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Friday, January 15, 2016

Bow and the Touchscreen Today

Yes, Bow does own a touchscreen. It's a computer that is dedicated to him. Nobody else uses it. But Bow does not use it much, either,  This is by his own choice. For years we tried to entice him to use his computer to type out words which would then be sounded out for him. But he didn't want to. On the other hand, whenever he sees that I am using my laptop to watch a video, Bow keeps asking me to bring the laptop in so he can see the video, too.

There are several reasons why the serious attempts to get Bow to use the touchscreen didn't work. One, we were afraid he would destroy it, so we could not leave the computer in with Bow unsupervised. Two, we tried to get him to use chopsticks to point at letters through the grid. Three, we didn't want to have Bow changing the settings on the touchscreen, so we put barriers in the form of plexiglass to keep him from touching anything but the letters we wanted him to touch. Four, with all these limitations in effect, Bow could hardly do anything with the computer. Five, Bow caught on to the idea that using the touchscreen was nothing but work, so he did not choose to do that. If he said "no" to an offer of a touchscreen session, we had to respect that. So "no" it was for a very long time.

But today Bow was bored. We have finished all the electronic editing we could do on "Our Lady of Kaifeng: Courtyard of the Happy Way" and are waiting for the first proof to arrive,  And when I asked Bow what he wanted, he told me תני לי הכל  -- "Give me everything." Well, everything, I figured, includes the touchscreen. So I asked him if he wanted to use the touchscreen. He said yes, and so I brought it in.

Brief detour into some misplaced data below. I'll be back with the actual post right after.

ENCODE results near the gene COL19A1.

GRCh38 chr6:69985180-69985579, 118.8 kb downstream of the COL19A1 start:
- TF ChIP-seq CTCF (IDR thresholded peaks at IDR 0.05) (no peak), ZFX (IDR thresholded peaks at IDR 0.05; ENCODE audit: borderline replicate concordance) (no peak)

The touchscreen does not have a battery, so it has to be connected by  a cord to the electricity, This makes getting it into the pen Bow is in a little awkward, as there are now outlets where Bow is, for obvious safety reasons.

I propped the computer up against the glass window between the two pens for support. Bow got distracted at first by something that was going on outside. Then he turned on not one, but a couple of different video games, and the music was very loud. He proceeded to dance to the music, getting more excited as time went by.

Eventually, he got so excited that he knocked down the computer, but when I reprimanded him, he set it upright again and settled down to try to play the video games.

Unfortunately, neither Bow nor I understood the rules to the video game he was playing, so we did not score any points.  After a while, we switched off the computer.

There has got to be a way to motivate Bow to use the touchscreen more productively. Nothing is going to happen unless he wants it to happen.  He does not want to use the word sounding out program we have for him. But I think he would actually enjoy a language-based game better than whatever it was he was trying to play.


  1. Maybe one day they can make an industrial strength touch screen that can withstand falling, and being thrown. This would be good for young children, too, since they tend to throw things down.

    1. Yes, that would be very good. But even the more portable devices, like ipads and iphones, currently are very fragile and screens crack easily, even when used by adults.

    2. I dropped my phone when I first got it, and I am lucky only the side of the case, and not the screen cracked.

  2. The thing is cumbersome. I can see why you do not bring it out much.

    1. We used to work very hard on getting Bow to use it through the grid, without bringing the touchscreen in with him. But he did not like it.